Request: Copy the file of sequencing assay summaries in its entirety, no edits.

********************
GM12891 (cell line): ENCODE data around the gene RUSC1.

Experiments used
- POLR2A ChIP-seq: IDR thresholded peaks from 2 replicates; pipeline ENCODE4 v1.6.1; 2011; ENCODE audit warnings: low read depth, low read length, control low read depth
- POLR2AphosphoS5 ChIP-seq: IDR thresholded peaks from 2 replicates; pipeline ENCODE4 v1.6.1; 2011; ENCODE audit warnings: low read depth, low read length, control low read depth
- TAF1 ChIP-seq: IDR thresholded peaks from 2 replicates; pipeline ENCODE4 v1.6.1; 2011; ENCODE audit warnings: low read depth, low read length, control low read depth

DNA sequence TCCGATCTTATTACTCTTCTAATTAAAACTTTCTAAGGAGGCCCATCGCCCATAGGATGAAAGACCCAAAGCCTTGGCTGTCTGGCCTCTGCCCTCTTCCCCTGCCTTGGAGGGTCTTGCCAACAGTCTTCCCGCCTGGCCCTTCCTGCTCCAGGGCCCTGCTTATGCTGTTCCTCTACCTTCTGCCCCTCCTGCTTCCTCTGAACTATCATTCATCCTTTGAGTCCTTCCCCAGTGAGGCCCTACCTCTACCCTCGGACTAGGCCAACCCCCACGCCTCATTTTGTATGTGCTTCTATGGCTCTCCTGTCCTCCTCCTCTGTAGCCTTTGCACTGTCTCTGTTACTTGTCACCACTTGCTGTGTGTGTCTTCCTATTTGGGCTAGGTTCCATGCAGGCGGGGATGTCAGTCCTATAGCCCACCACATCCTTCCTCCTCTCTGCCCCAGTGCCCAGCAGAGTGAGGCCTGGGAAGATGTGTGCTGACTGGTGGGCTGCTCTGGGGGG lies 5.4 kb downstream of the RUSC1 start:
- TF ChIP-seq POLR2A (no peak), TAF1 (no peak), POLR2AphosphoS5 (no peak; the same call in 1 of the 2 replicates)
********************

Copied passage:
GM12891 (cell line): ENCODE data around the gene RUSC1.

Experiments used
- POLR2A ChIP-seq: IDR thresholded peaks from 2 replicates; pipeline ENCODE4 v1.6.1; 2011; ENCODE audit warnings: low read depth, low read length, control low read depth
- POLR2AphosphoS5 ChIP-seq: IDR thresholded peaks from 2 replicates; pipeline ENCODE4 v1.6.1; 2011; ENCODE audit warnings: low read depth, low read length, control low read depth
- TAF1 ChIP-seq: IDR thresholded peaks from 2 replicates; pipeline ENCODE4 v1.6.1; 2011; ENCODE audit warnings: low read depth, low read length, control low read depth

DNA sequence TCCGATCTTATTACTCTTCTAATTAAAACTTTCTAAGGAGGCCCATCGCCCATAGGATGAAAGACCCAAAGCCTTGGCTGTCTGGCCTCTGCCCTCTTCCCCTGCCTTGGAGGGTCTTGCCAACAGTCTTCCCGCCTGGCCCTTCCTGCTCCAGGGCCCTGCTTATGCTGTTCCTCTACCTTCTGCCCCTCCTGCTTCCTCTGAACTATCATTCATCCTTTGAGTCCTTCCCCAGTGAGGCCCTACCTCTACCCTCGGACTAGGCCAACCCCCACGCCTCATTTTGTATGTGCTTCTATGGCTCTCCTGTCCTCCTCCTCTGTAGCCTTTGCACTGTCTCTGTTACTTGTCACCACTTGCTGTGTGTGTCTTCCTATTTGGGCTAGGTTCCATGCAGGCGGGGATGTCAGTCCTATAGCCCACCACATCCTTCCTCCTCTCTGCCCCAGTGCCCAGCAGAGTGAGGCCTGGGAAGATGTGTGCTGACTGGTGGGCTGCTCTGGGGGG lies 5.4 kb downstream of the RUSC1 start:
- TF ChIP-seq POLR2A (no peak), TAF1 (no peak), POLR2AphosphoS5 (no peak; the same call in 1 of the 2 replicates)